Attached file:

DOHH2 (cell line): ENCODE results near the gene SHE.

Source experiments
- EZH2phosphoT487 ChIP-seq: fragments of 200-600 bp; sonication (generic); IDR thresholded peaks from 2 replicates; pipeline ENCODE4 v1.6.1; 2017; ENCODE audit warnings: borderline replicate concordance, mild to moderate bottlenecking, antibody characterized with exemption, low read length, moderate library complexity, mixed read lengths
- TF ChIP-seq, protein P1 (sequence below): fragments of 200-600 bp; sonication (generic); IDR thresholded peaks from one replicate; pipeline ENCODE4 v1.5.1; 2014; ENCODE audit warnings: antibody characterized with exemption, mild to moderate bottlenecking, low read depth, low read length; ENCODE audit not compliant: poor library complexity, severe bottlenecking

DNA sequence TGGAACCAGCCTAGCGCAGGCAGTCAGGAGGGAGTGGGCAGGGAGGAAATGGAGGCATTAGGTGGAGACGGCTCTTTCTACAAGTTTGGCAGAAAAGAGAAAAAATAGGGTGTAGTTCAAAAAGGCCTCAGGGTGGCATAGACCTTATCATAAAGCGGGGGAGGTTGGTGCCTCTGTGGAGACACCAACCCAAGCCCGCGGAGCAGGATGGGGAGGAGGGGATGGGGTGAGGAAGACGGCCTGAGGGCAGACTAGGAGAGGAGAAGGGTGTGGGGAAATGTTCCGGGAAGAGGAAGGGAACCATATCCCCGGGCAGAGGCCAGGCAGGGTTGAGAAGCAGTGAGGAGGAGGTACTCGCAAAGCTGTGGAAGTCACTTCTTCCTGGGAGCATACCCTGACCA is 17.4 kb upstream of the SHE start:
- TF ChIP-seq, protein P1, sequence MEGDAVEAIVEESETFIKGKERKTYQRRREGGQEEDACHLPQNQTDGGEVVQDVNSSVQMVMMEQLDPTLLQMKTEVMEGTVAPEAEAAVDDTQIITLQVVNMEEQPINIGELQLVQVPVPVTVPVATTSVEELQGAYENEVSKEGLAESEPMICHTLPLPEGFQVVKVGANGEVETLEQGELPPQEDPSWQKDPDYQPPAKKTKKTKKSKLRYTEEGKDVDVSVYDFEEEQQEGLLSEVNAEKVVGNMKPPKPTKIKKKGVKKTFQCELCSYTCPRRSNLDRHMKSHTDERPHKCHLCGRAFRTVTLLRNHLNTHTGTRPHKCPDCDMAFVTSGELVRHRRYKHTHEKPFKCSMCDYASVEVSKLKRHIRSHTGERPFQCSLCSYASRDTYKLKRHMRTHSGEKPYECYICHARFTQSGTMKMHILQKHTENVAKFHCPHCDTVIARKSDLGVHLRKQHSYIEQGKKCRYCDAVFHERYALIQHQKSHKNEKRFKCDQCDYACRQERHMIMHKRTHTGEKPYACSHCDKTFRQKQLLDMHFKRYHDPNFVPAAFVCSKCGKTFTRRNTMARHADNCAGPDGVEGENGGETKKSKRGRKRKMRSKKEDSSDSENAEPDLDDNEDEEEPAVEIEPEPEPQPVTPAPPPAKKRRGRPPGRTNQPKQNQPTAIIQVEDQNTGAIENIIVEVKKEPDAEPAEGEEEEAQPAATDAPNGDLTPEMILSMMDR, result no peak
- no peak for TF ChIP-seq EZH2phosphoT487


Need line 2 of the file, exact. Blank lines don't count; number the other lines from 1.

Source experiments